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An unwise recommendation by the WHO.

July 20, 2014 1 comment

 

PrEP is an HIV prevention intervention in which antiviral medications are taken to interrupt sexual transmission of the virus. It is now being recommended by the WHO for, it seems all   sexually active gay men.  Actually it’s not quite that stark – they continue to recommend condom use as well.   Despite this, many will probably see this as a recommendation to rely on PrEP as an alternative to condoms.

 

The WHO recommendation is a population based proposal, a public health recommendation as opposed to recommendations for specific individuals.   Recommendations for individuals are different because they take into account individual circumstances, such as the extent to which a specific person is at risk.  Population based recommendations are recommendations made across the board, in the case of the WHO, addressed to all men who have sex with men.

 

While assuring us that the recommendations are evidence based and providing the customary explanation of how the strength of evidence is graded, we learn that the WHO has made a sweeping worldwide population based recommendation on evidence provided by just one randomized study!    This was the iPrEx study, which was beset with interpretative difficulties, not least because few took the medication as directed, if at all.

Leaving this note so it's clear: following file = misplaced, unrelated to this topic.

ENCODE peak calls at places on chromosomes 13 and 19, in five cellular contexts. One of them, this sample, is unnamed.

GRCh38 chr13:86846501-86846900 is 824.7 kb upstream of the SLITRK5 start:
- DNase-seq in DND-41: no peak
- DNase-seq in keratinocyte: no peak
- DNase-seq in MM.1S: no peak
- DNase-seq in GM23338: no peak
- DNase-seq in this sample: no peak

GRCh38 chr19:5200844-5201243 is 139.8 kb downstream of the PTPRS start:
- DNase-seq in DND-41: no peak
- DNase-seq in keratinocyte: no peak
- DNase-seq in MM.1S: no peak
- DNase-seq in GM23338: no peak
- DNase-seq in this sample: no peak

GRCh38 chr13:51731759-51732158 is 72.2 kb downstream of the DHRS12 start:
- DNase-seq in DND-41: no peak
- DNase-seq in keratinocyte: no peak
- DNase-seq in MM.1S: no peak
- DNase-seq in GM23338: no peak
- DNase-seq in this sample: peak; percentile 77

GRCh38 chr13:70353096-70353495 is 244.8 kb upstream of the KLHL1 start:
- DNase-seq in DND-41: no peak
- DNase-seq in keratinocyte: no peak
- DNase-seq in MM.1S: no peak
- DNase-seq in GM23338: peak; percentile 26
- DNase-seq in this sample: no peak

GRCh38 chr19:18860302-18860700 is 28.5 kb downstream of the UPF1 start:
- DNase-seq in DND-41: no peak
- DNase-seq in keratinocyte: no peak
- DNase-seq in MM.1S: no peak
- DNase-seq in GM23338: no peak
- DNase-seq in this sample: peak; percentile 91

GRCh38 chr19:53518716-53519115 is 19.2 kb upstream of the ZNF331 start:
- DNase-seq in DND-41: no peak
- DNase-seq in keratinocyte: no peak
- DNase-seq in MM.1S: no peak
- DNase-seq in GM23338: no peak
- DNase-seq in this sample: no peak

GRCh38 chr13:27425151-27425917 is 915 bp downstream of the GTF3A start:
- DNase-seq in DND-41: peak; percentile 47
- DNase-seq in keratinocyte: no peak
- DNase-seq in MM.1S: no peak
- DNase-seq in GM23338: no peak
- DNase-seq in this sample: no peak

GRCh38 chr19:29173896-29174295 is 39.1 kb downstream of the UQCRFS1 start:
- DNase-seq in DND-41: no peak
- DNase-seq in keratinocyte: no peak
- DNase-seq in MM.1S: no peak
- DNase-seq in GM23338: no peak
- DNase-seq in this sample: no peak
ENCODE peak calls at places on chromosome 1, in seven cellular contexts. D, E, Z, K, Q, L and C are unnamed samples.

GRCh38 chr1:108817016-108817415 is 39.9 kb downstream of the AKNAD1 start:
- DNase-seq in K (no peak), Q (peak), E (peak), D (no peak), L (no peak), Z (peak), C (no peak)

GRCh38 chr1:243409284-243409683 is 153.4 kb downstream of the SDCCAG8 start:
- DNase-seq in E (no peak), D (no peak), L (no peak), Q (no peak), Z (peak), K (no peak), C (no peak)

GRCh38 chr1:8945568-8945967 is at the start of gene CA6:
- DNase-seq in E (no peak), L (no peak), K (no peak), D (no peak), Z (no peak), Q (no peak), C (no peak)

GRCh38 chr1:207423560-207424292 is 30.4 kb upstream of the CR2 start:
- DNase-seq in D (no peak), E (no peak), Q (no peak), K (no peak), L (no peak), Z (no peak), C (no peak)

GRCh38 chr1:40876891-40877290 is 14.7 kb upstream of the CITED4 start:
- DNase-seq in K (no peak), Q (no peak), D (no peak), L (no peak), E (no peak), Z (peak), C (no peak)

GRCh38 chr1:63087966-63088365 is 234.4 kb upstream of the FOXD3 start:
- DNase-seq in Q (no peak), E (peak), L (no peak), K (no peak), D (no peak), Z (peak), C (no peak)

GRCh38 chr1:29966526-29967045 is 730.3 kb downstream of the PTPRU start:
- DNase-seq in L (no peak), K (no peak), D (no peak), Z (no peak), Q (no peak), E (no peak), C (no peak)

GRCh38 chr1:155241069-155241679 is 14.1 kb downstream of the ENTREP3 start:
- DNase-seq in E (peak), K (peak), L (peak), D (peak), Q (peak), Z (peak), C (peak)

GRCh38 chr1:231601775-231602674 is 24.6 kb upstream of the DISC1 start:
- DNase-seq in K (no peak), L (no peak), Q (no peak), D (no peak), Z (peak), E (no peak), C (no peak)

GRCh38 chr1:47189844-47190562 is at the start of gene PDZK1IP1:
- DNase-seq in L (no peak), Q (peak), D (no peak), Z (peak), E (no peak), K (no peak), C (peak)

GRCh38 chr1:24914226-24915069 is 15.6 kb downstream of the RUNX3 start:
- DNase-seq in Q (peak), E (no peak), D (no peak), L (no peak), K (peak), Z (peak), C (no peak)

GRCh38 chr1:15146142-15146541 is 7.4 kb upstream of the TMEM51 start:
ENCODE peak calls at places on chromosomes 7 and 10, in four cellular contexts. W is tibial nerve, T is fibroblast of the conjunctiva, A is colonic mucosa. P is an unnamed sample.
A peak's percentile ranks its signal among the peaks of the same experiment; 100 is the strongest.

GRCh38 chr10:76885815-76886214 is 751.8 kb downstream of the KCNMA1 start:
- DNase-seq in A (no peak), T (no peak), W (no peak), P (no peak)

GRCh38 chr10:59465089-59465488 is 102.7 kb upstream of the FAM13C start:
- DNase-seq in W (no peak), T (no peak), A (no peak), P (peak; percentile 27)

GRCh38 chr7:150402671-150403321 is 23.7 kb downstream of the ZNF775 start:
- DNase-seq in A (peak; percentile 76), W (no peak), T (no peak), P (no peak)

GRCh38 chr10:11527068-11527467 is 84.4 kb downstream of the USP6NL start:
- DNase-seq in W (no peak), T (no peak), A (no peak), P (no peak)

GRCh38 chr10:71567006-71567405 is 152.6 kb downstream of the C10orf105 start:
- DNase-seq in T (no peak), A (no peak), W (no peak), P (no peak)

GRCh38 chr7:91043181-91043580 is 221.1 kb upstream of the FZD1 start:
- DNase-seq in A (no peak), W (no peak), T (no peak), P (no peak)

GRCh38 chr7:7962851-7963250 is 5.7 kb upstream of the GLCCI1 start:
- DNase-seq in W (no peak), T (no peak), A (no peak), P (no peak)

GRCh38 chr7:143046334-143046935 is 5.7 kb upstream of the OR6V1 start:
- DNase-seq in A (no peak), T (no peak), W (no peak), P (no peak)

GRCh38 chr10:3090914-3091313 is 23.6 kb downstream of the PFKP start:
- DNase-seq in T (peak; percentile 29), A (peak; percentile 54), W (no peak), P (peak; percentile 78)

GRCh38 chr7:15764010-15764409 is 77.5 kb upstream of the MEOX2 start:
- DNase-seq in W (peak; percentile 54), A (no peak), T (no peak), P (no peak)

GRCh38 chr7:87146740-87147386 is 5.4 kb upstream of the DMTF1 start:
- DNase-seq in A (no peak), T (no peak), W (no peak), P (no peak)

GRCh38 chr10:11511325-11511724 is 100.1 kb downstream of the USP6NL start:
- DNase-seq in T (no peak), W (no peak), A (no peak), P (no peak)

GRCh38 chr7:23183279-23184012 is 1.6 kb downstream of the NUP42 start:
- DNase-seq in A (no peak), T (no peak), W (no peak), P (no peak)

We simply do not know enough about PrEP to make a sweeping population based recommendation. .  We have little idea of what adherence to the medication might look like in various populations, we know little about the degree of protection in specific sexual acts.  Different sex acts carry different risks, for example, to the receptive or insertive partner in anal sex.   Also, how effective is PrEP  in situations of exposure to high and low viral loads.  In addition we have little idea of the extent to which condom use will be abandoned.

 

It’s clear that there is a widespread view that PrEP is an alternative to condoms, despite official recommendations stating that PrEP  should be part of a comprehensive prevention approach that includes condom use.

 

 

A more balanced response would have been a call for more research, and importantly, for a fuller description of those individual situations where PrEP use is a rational preventative intervention at the present time.

 

 

The use of PrEP by an individual is very different.     The degree of risk to individuals will vary considerably and on an individual basis PrEP use can be a completely appropriate intervention in situations of very high risk, even if we do not have precise information of its efficacy without condom use.   The use of  PrEP could also be considered when there is an inability to maintain an erection with a condom.  It might be an option to enable a fuller sexual expression among what is probably   a large number of men whose difficulty with condoms, for whatever reason,  stands in the way of satisfactory   sex.      Medical supervision is also more likely in individual situations. It is important to check for HIV infection and to monitor for sexually transmitted infections and drug toxicities.